Currently, we are working on a public response to the Teacher Preparation Regulations being proposed by the U.S. Dept of Education. Public comments close on February 2, 2015.

On our website, you will find the Certification section at the bottom of the left side navigation. We currently have two links, one to the resources which include downloadable PDFs of our two white papers as well as information on a methods course for teacher prep programs. The second link is to an interactive map of the United States. Each state contains answers to three questions: Is Computer Science a required course? Is there a Middle School Computer Science teacher certification? and Is there a High School Computer Science teacher certification?  Soon, we will be adding a link to this page to allow our members to self-report changes to these questions for their state. Advocacy for Computer Science education is having an effect on this data, and we would like to keep this information current.

Who is on the Certification Committee?
Chair – Tammy Pirmann
Members – Deborah Seehorn, Aman Yadav, Stephanie Hoeppner, and Lissa Clayborn

Q&A: Running for the CSTA Board

The deadline for applying to run for the CSTA Board of Directors is rapidly approaching (Feb. 1).  In case you were on the fence about applying for the board, here are answers to five of the most common questions that potential candidates ask:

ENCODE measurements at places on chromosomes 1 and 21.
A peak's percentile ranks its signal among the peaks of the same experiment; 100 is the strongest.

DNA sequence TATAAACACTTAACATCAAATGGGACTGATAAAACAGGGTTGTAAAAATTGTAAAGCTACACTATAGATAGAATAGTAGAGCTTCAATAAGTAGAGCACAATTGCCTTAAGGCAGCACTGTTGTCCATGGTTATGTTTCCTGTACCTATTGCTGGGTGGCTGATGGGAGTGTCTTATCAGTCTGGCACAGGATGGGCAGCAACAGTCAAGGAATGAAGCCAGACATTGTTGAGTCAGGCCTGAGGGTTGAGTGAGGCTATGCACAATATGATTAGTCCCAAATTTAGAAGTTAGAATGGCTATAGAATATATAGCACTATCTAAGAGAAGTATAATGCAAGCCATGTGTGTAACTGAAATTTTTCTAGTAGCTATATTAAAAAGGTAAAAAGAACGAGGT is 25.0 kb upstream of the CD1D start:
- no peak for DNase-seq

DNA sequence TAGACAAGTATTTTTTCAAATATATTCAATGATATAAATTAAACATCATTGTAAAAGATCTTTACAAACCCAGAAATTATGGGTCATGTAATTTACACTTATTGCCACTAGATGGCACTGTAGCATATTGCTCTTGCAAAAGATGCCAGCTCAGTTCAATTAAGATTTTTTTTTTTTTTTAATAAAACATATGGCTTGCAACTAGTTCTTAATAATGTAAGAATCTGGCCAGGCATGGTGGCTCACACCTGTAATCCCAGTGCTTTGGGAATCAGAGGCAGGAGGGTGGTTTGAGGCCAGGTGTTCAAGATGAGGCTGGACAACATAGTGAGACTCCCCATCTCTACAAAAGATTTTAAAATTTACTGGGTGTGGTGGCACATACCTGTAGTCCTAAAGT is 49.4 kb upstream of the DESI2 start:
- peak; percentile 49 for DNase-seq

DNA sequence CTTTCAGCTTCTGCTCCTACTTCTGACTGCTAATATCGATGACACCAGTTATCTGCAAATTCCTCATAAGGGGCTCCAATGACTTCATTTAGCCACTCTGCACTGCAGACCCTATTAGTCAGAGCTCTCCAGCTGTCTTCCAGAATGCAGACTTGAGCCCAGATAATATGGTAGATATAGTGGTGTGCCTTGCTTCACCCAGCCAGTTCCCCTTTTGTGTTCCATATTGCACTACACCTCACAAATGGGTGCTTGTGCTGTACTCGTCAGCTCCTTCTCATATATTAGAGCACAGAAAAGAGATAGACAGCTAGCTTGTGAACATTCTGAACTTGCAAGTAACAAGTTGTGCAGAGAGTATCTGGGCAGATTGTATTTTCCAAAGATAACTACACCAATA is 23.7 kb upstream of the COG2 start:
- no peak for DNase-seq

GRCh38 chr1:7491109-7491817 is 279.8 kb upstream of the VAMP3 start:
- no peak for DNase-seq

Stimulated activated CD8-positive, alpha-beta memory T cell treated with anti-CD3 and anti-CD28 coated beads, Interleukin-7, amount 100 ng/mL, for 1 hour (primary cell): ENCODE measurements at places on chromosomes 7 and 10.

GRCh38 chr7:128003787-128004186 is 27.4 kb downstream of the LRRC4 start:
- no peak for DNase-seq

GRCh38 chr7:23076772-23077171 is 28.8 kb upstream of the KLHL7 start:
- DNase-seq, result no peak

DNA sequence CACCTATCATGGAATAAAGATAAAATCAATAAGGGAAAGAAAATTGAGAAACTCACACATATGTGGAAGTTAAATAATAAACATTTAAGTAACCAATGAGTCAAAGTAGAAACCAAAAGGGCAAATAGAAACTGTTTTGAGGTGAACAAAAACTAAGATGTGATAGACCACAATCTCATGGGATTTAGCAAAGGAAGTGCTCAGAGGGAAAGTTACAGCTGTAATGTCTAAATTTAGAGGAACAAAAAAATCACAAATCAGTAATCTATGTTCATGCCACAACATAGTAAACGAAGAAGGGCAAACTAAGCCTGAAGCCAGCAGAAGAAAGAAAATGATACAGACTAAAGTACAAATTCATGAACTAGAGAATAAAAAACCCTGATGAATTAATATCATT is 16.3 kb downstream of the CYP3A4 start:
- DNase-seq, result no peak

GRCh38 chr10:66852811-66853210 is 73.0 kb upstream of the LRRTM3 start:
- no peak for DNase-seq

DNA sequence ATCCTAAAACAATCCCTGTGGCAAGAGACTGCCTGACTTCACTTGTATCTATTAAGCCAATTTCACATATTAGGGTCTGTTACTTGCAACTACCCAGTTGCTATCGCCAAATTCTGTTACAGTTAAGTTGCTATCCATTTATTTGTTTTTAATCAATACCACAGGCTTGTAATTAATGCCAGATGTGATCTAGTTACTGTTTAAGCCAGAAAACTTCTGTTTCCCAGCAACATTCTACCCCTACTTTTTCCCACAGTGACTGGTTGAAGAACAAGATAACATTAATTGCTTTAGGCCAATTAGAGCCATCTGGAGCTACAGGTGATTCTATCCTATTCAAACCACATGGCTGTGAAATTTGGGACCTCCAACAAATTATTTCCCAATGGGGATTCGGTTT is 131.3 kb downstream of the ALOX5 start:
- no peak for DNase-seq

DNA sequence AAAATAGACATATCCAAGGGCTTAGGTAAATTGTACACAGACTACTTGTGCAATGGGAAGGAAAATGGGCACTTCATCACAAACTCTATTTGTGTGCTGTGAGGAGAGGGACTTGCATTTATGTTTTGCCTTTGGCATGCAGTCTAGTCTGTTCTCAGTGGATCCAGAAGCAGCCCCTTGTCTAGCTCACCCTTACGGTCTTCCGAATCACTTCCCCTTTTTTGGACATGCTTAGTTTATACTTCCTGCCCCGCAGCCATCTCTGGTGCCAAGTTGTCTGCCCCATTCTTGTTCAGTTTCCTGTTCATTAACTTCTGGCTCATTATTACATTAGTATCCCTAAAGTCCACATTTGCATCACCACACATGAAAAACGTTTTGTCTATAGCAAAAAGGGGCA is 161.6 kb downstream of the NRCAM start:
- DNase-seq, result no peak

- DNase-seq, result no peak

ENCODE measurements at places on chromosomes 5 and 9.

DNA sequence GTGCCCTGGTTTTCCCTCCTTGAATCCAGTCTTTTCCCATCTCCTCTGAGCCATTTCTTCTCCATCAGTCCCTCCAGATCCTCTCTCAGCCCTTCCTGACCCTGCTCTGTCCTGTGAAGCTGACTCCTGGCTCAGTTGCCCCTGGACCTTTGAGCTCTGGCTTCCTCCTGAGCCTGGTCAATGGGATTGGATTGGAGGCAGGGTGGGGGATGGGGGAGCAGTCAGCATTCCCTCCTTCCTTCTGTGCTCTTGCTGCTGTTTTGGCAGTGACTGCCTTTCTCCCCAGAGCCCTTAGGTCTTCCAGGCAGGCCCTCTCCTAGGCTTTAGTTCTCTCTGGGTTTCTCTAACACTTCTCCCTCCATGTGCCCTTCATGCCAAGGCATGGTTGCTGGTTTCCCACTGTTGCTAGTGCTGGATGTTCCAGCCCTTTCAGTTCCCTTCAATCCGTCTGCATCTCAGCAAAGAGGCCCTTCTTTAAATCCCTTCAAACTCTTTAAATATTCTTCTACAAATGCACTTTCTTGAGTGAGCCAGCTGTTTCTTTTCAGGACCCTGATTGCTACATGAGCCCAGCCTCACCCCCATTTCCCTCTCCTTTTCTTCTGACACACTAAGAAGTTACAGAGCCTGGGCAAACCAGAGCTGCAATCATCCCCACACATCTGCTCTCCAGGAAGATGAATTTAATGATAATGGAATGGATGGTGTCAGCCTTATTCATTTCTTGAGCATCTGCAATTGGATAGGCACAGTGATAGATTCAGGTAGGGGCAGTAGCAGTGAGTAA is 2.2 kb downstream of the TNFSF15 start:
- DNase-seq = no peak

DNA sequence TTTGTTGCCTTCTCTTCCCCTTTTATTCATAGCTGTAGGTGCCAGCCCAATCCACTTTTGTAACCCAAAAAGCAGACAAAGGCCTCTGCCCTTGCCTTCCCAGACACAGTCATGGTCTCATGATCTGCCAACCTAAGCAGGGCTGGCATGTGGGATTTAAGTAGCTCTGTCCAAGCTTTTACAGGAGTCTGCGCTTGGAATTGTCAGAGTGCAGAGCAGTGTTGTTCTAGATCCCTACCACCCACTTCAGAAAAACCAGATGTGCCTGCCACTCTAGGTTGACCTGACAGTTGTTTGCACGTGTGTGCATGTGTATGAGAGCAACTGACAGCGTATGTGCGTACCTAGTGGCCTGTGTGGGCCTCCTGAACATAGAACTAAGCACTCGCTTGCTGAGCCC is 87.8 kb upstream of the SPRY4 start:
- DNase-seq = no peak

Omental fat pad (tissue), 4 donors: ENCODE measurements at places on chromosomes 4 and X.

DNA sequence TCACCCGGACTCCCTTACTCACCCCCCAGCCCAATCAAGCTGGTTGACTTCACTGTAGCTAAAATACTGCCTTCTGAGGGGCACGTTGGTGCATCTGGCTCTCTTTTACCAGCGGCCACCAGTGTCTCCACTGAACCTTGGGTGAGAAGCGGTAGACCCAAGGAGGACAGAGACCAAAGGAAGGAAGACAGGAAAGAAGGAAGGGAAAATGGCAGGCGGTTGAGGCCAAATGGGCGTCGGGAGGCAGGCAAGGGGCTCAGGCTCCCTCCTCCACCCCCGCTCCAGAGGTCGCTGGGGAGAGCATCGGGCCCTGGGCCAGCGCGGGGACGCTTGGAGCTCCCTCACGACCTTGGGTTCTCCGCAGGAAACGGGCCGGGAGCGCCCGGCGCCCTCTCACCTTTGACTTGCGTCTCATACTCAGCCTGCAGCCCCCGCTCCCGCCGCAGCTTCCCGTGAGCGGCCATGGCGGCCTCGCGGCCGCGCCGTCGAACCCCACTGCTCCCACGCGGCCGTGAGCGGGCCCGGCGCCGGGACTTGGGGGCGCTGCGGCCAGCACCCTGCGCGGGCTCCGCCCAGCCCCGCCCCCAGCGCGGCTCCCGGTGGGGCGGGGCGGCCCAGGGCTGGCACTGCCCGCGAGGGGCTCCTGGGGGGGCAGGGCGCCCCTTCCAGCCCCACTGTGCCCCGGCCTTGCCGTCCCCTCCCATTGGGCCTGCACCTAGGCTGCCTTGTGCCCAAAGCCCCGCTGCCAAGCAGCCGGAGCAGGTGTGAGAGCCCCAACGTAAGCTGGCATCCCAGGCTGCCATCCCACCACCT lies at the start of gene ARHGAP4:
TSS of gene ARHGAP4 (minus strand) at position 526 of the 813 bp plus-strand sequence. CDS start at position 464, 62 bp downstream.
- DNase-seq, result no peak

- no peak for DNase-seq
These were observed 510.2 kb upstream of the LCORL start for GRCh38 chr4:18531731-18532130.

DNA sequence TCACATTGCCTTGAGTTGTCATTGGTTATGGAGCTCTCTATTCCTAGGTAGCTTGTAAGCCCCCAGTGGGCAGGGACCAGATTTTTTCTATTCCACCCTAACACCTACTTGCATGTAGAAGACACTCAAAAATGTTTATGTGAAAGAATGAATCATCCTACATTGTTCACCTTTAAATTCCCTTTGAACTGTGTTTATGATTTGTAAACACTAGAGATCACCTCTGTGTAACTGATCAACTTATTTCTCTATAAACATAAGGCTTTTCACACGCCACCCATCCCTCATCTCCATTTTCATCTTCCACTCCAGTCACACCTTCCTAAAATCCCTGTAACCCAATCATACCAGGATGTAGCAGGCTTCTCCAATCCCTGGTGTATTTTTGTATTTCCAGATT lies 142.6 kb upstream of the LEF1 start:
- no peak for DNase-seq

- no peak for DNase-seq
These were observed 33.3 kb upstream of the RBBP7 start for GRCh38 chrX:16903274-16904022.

Q: How much work is involved in being a Board member? 
A: You have probably seen the phrase “the CSTA Board is a working board” in several places.  What this means is that members of the Board are expected to help carry out the business of the organization – not just advise or supervise.  This includes two face-to-face board meetings, one held in conjunction with the CSTA Annual Conference and another held in the late fall.  While these meetings are packed and productive, most of the Board’s business is conducted throughout the year by committees, with individuals working from home and coordinating via phone conferences. The time commitment can vary by task, e.g., the work conducted by the Elections & Nominations Committee is concentrated around setting up and running the annual elections, and is light during other times of the year. On average, I would guess that the workload averages out to 2-4 hours per week.

Q: Are Board members expected to cover their own travel expenses to meetings?